On Embedding Mysteries

An embedded mystery, or a mystery inserted into a larger plot, poses a unique challenge to its creator, particularly when the narrative is clearly moving in a certain direction and the mystery slows it down. How do I make this sufficiently complex and interesting without it seeming like a way to stall? Do I use existing characters, or make new ones? How do I make it part of the narrative and not just a slightly more cerebral Big-Lipped Alligator Moment? In short, how do I maintain continuity?

One useful source of plot continuity in an embedded mystery is influence by and on the overarching plot. Mystery interrupting your metaplot? Make it part of your metaplot. Perhaps some element of it is clearly caused or influenced by that which came before; it’s vengeance for an earlier slight, people come to the group because they know they’ve handled crazy things like this before, you get the idea. And for the retrospective crowd, make the mystery feed into later events; the crime might pave the way for a later plot, someone who was Hanging Around Mysteriously but not actually the culprit may be explained later, and so on. This doesn’t just have to be events; knowledge can be both utilized and foreshadowed just as cleanly. In short, if you want to make sure a mystery doesn’t seem like a break from the plot, connect it to the plot.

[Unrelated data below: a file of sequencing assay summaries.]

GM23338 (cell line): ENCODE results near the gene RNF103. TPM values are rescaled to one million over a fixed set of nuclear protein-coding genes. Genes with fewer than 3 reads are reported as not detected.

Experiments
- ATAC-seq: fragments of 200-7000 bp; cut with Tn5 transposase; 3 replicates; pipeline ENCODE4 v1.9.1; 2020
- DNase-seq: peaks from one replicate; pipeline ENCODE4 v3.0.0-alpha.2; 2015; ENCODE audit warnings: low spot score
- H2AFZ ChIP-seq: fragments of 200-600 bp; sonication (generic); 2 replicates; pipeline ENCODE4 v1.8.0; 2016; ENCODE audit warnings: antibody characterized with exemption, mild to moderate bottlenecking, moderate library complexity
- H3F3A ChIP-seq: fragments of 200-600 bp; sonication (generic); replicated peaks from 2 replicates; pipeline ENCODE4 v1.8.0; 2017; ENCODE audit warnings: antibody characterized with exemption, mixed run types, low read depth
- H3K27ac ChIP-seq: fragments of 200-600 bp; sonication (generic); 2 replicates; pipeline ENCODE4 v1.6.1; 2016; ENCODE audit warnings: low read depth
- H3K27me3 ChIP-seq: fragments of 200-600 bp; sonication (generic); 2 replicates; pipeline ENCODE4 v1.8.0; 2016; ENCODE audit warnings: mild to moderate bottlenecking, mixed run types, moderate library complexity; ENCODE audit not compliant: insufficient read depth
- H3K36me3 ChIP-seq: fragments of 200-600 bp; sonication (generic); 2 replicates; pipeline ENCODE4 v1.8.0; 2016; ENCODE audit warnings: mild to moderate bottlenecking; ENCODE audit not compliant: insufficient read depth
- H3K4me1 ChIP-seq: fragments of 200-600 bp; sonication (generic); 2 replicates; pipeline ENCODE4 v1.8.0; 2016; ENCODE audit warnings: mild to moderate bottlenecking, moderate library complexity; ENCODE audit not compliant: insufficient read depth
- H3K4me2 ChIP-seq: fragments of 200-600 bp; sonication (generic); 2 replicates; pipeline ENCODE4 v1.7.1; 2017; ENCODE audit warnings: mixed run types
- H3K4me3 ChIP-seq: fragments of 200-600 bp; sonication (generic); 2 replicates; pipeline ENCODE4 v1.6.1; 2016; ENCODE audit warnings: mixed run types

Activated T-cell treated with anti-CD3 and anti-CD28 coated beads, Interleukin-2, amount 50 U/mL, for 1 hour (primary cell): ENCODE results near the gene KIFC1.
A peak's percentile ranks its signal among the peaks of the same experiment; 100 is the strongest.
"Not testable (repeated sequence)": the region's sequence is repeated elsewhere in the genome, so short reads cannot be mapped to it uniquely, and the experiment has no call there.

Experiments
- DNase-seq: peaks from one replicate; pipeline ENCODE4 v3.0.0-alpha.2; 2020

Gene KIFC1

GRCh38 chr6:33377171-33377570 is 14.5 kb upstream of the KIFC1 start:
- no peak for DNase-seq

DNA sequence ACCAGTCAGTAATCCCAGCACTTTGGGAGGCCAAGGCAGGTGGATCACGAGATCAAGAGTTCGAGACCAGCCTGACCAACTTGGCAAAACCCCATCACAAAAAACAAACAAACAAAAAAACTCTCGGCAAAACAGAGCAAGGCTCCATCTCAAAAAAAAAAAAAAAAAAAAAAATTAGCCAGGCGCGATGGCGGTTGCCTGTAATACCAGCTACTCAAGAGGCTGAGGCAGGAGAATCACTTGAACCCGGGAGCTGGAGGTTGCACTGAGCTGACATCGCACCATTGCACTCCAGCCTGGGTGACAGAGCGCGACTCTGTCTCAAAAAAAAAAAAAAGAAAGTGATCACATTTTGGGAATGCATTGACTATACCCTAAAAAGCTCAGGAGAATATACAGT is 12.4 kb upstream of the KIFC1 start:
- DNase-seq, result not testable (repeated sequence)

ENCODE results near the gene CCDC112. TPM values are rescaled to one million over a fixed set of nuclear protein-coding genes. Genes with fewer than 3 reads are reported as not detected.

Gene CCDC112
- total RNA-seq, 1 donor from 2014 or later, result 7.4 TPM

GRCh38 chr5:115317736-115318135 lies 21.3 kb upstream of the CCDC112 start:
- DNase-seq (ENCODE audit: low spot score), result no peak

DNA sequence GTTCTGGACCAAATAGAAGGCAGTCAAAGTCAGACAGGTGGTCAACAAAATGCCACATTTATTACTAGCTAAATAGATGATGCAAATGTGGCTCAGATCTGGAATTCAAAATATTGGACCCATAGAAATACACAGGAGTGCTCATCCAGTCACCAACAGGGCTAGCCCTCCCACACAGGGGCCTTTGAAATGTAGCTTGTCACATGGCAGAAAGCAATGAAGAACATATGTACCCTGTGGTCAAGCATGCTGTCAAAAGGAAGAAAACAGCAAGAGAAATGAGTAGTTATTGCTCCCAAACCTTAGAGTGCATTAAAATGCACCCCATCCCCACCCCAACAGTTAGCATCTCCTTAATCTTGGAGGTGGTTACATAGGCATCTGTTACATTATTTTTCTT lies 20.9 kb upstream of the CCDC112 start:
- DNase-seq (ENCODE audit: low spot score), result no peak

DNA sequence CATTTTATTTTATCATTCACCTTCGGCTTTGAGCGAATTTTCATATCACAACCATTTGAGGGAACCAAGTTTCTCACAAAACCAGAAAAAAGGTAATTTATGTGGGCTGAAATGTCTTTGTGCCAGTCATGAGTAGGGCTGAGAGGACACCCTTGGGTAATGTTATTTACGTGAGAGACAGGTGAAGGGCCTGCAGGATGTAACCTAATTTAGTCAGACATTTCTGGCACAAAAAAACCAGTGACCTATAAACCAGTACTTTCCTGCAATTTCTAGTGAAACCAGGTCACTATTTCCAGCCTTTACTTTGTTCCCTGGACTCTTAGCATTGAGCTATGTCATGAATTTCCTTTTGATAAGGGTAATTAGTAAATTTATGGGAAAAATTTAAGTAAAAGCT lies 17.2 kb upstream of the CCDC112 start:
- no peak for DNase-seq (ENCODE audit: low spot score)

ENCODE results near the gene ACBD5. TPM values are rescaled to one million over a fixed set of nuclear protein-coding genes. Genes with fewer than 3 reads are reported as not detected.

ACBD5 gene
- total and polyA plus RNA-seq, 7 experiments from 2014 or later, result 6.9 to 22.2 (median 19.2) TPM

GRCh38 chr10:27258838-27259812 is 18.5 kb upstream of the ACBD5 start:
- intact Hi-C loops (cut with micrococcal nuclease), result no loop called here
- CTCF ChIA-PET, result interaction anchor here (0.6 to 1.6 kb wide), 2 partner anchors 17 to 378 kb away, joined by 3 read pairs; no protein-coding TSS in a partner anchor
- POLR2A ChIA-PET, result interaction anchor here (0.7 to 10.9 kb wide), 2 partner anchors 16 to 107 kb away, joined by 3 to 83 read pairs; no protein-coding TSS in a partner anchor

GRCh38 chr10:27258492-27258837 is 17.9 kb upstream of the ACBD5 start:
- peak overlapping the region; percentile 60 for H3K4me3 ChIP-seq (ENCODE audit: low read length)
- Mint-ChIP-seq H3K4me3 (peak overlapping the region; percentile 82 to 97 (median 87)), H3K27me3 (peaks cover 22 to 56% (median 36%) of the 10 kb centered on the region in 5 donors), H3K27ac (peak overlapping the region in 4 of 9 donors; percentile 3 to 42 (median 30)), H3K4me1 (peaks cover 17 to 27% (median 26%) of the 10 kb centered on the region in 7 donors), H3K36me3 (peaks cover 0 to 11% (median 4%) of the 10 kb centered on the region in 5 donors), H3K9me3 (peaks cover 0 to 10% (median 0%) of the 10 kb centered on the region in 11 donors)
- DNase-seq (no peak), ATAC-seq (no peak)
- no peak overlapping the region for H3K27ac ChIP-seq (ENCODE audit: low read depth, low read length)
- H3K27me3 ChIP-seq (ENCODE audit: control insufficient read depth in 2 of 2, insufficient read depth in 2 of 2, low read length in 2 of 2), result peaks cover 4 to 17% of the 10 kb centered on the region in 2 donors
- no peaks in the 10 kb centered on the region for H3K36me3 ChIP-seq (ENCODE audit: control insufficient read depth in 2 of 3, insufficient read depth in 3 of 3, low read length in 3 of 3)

Continuity of context also helps to keep the plot connected. While a few new characters make the mystery more interesting, it’s better not to improvise the entire cast; why create an entirely new set of characters when you have perfectly good ones already? Using people and places you’ve already introduced keeps similarity with the prior storyline, further tying the mystery to its context. On top of that, it gives added advantages; familiar characters come with preconceptions to play a red herring off of, reasons why witnesses would trust their investigators or experts would help them, and a greater sense of attachment (or shock, if a friendly character is the one who did it) to the plot. What’s not to like?

Can you explain why the mystery is sitting there in the middle of the larger plot, beyond “I felt like a change of pace”? If so, good. Serving a purpose in the storyline makes a mystery—or any other plot, really—seem necessary, and being necessary keeps it from being seen as filler or a stalling tactic. Like any other subplot, a mystery might provide an otherwise neglected character with history or a spotlight, advance an emotional element; the possibilities are pretty wide.

Properly embedding a mystery can be difficult, but it’s good for protection against complaints. How do you keep the story flowing?


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